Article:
India’s Supreme Court criticises police for arresting activists

Activists’ arrest over alleged caste incitement also draws condemnation from rights groups and opposition parties.

Civil rights groups launched protests against the arrests of the five activists for inflammatory speeches [Noah Seelam/AFP]

India‘s Supreme Court has asked the Indian government to explain the arrests of five prominent activists in connection with caste violence that took place earlier this year.

The high-profile arrests triggered outrage and protests across India on Wednesday.

“Dissent is the safety valve of democracy. If you don’t allow the safety valve, the pressure cooker will burst,” Justice Dhananjaya Yeshwant Chandrachud, who is among the three judges hearing the case at the Supreme Court, observed.

The arrested human rights activists received a reprieve from the top court, which directed that they be held under house arrest instead of police custody.

On Tuesday, searches were carried out at the homes of poet Varavara Rao in the southern city of Hyderabad; activists Vernon Gonsalves and Arun Ferreira in Maharashtra, trade union campaigner and law professor Sudha Bhardwaj in Faridabad; and civil liberties activist Gautam Navalakha in New Delhi. Subsequently these five were arrested.

Police said the activists had spurred Dalits in the face of a pride event at Bhima Koregaon in January that spilled over into weeks of violence and protests across Maharashtra state.

Dalits, at the lowest rung of the Hindu caste system, have suffered thousands of years of exclusion and extreme poverty.

On Wednesday, protests were held across India by 37 civil rights groups and enraged Indians protested on social media even as activists warned of a further crackdown on those defending human rights in the country.

The police are also probing the alleged connection of those arrested to Maoist rebels who have been involved in an armed struggle for decades against Indian security forces.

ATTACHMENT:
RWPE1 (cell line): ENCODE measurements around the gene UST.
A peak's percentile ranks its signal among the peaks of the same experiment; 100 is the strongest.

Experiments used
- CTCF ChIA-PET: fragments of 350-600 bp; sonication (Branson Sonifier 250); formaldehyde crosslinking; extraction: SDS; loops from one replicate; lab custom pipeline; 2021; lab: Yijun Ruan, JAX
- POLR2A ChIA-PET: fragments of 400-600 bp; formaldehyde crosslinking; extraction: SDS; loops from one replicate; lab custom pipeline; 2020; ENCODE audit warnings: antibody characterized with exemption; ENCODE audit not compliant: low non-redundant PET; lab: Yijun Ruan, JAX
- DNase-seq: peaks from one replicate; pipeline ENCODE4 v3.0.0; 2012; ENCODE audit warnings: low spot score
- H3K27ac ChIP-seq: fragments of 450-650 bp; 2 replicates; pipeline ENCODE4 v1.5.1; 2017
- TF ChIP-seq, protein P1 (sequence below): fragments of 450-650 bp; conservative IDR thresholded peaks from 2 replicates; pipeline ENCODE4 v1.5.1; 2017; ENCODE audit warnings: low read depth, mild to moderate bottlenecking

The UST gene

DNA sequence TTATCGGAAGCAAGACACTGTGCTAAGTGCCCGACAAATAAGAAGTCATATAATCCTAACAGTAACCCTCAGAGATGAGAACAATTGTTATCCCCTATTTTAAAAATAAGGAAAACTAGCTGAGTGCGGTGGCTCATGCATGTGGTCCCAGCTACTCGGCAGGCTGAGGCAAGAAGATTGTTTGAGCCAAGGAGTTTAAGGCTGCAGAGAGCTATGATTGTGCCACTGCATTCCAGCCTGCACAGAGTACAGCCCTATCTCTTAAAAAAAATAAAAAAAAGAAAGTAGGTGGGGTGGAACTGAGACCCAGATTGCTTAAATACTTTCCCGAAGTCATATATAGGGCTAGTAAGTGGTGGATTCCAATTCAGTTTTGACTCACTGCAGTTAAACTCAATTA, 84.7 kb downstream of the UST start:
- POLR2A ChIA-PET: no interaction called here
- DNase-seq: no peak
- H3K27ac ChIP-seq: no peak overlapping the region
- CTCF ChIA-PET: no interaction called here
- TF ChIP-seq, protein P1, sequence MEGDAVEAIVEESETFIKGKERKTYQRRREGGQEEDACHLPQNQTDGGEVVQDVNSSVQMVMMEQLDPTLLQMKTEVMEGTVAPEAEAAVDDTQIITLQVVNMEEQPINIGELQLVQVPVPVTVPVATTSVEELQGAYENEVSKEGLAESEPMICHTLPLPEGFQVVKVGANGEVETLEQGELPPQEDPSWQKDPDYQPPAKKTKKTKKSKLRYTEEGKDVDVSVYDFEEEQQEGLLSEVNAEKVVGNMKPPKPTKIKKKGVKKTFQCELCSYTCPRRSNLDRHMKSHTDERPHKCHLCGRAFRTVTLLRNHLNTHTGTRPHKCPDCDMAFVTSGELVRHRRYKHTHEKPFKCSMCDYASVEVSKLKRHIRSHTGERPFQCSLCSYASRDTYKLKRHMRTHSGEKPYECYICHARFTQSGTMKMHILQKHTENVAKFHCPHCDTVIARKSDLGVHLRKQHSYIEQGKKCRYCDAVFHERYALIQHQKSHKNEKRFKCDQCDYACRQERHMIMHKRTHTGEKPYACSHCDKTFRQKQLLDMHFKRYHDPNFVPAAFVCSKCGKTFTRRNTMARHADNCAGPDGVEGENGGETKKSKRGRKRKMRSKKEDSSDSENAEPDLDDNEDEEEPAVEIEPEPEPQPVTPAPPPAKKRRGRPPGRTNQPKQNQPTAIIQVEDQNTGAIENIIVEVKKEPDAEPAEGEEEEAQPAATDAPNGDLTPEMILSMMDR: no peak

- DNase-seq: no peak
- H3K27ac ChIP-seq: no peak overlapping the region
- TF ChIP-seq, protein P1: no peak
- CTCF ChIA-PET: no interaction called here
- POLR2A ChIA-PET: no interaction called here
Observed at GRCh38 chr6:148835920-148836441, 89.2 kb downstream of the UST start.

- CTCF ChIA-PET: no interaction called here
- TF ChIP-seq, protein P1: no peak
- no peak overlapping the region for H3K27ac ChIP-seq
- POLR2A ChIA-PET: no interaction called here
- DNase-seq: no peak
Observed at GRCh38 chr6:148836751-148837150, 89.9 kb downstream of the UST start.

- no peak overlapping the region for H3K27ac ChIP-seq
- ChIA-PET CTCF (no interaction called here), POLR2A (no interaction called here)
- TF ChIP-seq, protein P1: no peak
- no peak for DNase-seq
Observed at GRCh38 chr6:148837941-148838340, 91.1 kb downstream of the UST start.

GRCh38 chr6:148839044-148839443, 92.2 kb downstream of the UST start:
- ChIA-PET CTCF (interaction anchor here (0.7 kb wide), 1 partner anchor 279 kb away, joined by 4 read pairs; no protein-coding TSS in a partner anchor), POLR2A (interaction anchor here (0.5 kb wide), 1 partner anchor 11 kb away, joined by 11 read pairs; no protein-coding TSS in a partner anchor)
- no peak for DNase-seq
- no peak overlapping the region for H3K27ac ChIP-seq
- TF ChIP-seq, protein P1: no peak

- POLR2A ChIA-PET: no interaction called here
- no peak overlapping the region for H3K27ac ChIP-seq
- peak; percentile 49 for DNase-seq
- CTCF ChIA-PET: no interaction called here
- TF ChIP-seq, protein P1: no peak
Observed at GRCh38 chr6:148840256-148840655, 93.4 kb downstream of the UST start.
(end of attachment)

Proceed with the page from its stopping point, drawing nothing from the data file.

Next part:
Maoist rebels, also known as Naxals, claim to fight across states in central and eastern India, for the rights of tribals, poor farmers and landless labourers.

On Twitter, Indians shared their outrage and trended #MeTooUrbanNaxal.

The police had also arrested five Dalit activists in June this year in connection with the same case.

The government has been trying to silence those who are defending the defenceless, said Supreme Court lawyer Prashant Bhushan, who challenged the arrests at the top court on Wednesday.

“This is an outright attempt to intimidate human rights activists, dissenters and silence those who are opposed to the fascist policies of this government,” Bhushan told Al Jazeera.

“What those arrested have in common, they are our finest rights activists speaking out against the government. They are standing up for the rights of the poor and the marginalised in this country,” he added.

The Supreme Court will resume hearing the case on September 6.

Joint Commissioner of Pune Police Shivaji Bodkhe confirmed the arrests but refused to answer questions from Al Jazeera.

India’s National Human Rights Commission has sent a notice to the government of Maharashtra asking them to explain the arrests while Amnesty International has called it a “crackdown on human rights activists”.

The ruling Bharatiya Janata party has defended the crackdown.

“Those arrested are violent people who are conspiring against Indian society. Maoism is a banned ideology, so what do you expect?” BJP leader and Member of Parliament, Rakesh Sinha told Al Jazeera.

“India is neither Saudi Arabia nor China. The doors of the judiciary are open to them if they think they are innocent. Let there be a free and fair trial,” he added.

But the arrests have brought back into the spotlight the debate about what some called the shrinking space for dissent in India under the government of Hindu nationalist Narendra Modi.

Gauri Lankesh, journalist and a strident critic of the current ruling party and its ideology, was killed last year, while a left-wing student leader Umar Khalid survived an assassination attempt this month.

Critics also pointed to the several arrests of Dalit activists including leaders like Chandrashekhar Azad who has been imprisoned under India’s draconian National Security Act since last year as examples of the right-wing government’s clampdown on tolerance and freedom of expression.

Source: Al Jazeera